This weather has been so lovely…these past two weekends featured a bustling farmer’s market and a post-work belly-busting brunch, an open-air afternoon game of ping pong (with beer of course) and a Sunday feast followed by some backyard frisbee. And it marked the first time sleeping with the window open this year and let me just say, there is nothing like drifting off to sleep, breathing the intoxicating scent of fresh spring air.
And thank you dear Japanese Plum tree in our front yard for blooming (I had been waiting ever so impatiently because our neighbors across the street had theirs bloom a good week or so ago)! Spring and the arrival of April have me daydreaming about visiting Paris in April. I’ve been fortunate enough to have gotten to visit Paris twice but both times were in the summer and I think spring (particularly April) would be a dream. But I’m not complaining! I just think it would be very Audrey Hepburn. And I’m sure I’d be inclined to rent an adorable French bicyclette as my preferred means of transportation around the city. And wear flowery skirts and cardigans and leisurely stroll through gardens with an ice cream cone and dance in the park with Fred Astaire (or maybe Joseph Gordon Levitt?) and then picnic with the quintessential basket of formage, baguette and vin. Okay maybe not but it’s a daydream so humor me ; ) These daydreams of Paris in the spring remind me of the last time I was in Paris (two summers ago), which is hard to wrap my brain around! I realize much to my embarrassment, I never blogged about my trip (quelle horreur)! I went with my mom in June and we ambitiously traveled to Paris, Aix en Provence, Apt (and surrounding Provencal villages) and to Switzerland—Bern, Lucern, Lausanne and Geneva—in just 10 days! It was a whirlwind trip but such a memorable one, especially in terms of our culinary encounters. So it may be coming two years too late but it would be remiss of me to not share it at all. So I will begin with Paris.
In Paris, I had one of the most unique, innovative and memorable meals of my life. My mom and I dined at Spring—a modern and intimate restaurant outfitted in a cavernous grotto, in the 1st arrondissement— not far from The Louvre. We were lucky to get a reservation but I think the fact that we were in Paris during August (where the city is as vacant as it will ever get, since that is when Parisians flee the city in pursuit of their own vacation) worked in our favor. Funny enough, the exceptionally talented and young chef is actually American! Chicago native Daniel Rose is the mastermind behind this highly rated gem— worthy of every bit of praise it has received and I was fortunate enough to get to introduce myself and have a little chat with him after our meal.
We had an epic six-course meal that was nothing short of remarkable. It was this meal where I was first introduced to pigeon and sweetbreads and I found both to be surprisingly delightful, especially the pigeon, which was so tender and flavorful and reminded me a lot of duck breast.
We began with champagne of course and some fresh bread with seaweed butter. Seaweed butter! I’ve never tasted anything like it. We also had some bellota—a thinly sliced Spanish cured ham (much like Serrano ham) and also some pickled cucumbers and baby chanterelles. (Please forgive the lack of quality in these photos—as is the case in most restaurants at night, the light was not ideal).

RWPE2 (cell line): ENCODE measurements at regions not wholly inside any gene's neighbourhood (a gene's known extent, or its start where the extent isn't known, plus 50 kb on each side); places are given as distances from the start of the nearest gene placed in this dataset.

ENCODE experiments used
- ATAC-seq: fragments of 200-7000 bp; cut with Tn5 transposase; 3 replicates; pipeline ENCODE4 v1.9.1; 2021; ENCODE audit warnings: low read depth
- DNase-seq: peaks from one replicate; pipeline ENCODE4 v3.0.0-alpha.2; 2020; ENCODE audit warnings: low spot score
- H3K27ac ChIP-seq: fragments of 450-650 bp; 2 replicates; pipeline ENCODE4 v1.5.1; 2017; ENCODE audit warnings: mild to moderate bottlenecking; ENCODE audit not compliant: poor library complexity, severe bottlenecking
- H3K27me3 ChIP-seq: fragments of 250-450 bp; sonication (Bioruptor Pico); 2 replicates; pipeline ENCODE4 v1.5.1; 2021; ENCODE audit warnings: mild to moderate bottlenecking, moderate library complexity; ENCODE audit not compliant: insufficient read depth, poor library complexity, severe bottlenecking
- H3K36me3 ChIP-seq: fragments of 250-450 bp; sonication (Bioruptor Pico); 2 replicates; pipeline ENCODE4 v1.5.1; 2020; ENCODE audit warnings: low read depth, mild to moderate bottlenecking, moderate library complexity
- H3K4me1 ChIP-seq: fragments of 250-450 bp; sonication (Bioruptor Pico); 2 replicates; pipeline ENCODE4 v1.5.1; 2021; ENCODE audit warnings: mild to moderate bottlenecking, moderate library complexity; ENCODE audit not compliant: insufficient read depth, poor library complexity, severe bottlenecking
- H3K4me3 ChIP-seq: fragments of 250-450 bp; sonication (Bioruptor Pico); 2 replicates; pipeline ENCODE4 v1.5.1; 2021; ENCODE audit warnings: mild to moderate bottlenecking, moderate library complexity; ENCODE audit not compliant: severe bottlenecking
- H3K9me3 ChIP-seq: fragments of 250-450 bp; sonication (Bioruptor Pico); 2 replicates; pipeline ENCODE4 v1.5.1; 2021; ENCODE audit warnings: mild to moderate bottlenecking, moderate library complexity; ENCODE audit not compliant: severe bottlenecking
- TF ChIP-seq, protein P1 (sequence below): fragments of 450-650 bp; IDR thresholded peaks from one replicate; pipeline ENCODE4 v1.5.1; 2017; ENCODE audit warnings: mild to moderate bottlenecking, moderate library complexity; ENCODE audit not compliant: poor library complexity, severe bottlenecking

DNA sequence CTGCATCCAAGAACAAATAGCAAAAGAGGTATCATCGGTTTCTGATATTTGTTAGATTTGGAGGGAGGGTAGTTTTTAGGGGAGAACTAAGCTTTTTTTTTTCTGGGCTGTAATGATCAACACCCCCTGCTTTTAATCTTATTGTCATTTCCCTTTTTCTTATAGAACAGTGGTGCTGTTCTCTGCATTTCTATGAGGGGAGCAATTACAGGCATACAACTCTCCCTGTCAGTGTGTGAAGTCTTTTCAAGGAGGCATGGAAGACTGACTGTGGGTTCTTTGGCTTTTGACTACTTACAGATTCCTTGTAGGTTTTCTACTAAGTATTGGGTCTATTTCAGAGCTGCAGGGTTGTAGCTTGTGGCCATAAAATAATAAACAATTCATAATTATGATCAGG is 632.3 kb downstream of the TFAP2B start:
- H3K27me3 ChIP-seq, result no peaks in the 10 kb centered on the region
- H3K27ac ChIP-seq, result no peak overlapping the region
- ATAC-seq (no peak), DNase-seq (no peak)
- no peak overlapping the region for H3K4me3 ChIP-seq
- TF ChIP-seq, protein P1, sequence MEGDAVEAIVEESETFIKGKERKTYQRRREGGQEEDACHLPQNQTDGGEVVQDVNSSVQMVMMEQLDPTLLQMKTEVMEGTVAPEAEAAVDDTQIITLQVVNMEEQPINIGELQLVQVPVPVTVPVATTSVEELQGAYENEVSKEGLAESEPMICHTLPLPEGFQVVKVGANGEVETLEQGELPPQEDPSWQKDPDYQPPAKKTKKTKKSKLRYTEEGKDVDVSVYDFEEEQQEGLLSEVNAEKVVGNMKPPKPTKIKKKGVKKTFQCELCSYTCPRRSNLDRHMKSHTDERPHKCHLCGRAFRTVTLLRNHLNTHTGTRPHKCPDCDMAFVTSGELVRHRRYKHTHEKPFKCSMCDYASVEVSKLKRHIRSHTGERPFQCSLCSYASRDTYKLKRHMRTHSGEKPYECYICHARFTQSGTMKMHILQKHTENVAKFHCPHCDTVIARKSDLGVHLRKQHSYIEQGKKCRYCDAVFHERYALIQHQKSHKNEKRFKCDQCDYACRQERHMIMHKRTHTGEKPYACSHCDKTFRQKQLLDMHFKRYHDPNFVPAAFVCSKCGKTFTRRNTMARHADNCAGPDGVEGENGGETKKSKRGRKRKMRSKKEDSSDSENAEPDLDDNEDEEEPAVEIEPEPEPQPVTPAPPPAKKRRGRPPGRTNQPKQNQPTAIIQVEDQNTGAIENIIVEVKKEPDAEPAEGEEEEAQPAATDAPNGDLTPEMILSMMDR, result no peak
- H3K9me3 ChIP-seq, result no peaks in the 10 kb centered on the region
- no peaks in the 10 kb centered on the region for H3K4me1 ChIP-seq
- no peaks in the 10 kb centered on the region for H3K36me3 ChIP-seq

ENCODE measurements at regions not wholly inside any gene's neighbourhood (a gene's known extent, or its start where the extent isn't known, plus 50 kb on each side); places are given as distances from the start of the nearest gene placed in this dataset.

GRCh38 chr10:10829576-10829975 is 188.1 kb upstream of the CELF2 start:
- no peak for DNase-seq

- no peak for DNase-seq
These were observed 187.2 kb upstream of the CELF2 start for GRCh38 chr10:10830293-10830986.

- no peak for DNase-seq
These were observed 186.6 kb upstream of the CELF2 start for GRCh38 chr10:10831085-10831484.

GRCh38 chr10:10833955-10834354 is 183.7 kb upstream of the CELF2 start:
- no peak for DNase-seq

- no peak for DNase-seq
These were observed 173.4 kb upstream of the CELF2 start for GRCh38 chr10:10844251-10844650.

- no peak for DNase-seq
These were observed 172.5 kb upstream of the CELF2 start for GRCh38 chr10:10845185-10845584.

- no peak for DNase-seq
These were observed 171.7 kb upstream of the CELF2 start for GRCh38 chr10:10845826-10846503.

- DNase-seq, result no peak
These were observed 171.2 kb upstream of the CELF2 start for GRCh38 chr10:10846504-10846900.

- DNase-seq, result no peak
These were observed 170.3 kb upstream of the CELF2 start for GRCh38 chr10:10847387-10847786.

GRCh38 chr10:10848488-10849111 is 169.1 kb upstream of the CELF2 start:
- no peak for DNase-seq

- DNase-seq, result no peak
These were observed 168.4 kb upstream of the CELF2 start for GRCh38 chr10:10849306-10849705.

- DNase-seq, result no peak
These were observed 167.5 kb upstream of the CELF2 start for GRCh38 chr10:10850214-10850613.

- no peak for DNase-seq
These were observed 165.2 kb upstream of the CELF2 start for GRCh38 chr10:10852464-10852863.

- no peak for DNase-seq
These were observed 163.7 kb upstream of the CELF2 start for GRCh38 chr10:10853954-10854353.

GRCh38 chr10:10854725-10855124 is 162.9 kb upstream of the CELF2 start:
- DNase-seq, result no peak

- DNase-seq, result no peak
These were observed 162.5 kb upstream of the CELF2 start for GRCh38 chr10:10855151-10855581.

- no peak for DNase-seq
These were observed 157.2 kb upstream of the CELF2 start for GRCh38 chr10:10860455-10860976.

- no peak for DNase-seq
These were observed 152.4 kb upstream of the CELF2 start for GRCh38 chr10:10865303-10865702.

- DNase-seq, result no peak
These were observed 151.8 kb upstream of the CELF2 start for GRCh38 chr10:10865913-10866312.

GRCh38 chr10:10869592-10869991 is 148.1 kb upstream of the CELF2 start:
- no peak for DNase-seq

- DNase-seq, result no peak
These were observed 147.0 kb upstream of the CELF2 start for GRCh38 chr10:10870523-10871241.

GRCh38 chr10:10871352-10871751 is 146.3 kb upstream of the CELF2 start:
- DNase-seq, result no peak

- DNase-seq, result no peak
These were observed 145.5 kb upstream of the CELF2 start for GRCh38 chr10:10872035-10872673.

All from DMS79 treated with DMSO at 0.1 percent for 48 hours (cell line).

Next, we had some stuffed red mullet fish with roasted fennel in a clarified buckwheat and fennel soup (that our waitress poured in front of us, creating a moat around the fish)—the dish was rich with umami and was my first time having mullet.
Then came the sweetbreads! One of the highlights of our meal. They were prepared in a foamy green tomato emulsion and served with salad greens and a plum jam. They were the most savory, tender little gems and melted in our mouths.
Then le pigeon came forth, with blanched, pickled onions and a creamy almond mousse, with kalamata olive jus. For the remainder of our trip, my mom and I joked every time we saw a pigeon on the street or in a park (which was a lot) and we’d say, “Ah hello Henri, we ate your cousin!”
The pigeon was followed by the obligatory (and mammoth) cheese course which consisted of five different cheeses (and sadly I was unable to note the very French names of said cheeses, but we enjoyed them very much).
For dessert, we received a generous melange, of chilled raspberries and peaches with fresh mint an cocoa nibs, in a peach syrup, a chocolate and salted caramel sorbet, mini coconut macaroons, chocolate-almond caramels and some blackberries and blueberries with a lemon-vanilla bean meringue.
Needless to say we were left in a post-feast euphoria (which luckily lessened the blow of the bill). Spring is definitely a splurge but one well worth it, because like I said, it remains one of the most memorable and special meals I’ve ever had.
I’ll share more recounts of our European food diversions soon. In the meantime, I thought I’d share some of the tunes I’ve been listening to lately:
- The King of Carrot Flowers—Neutral Milk Hotel
- Green Mountain State—Corinna Rose & the Rusty Horse Band
- Rave on Sad Songs—Jason Collett
- Name in Stone—Dead Man’s Bones
- I got the Blues—The Rolling Stones
- Hymn for the Heartbreaker—Corinna Rose & the Rusty Horse Band
- The Red Rose—Jill Andrews
- Moonlight Mile—The Rolling Stones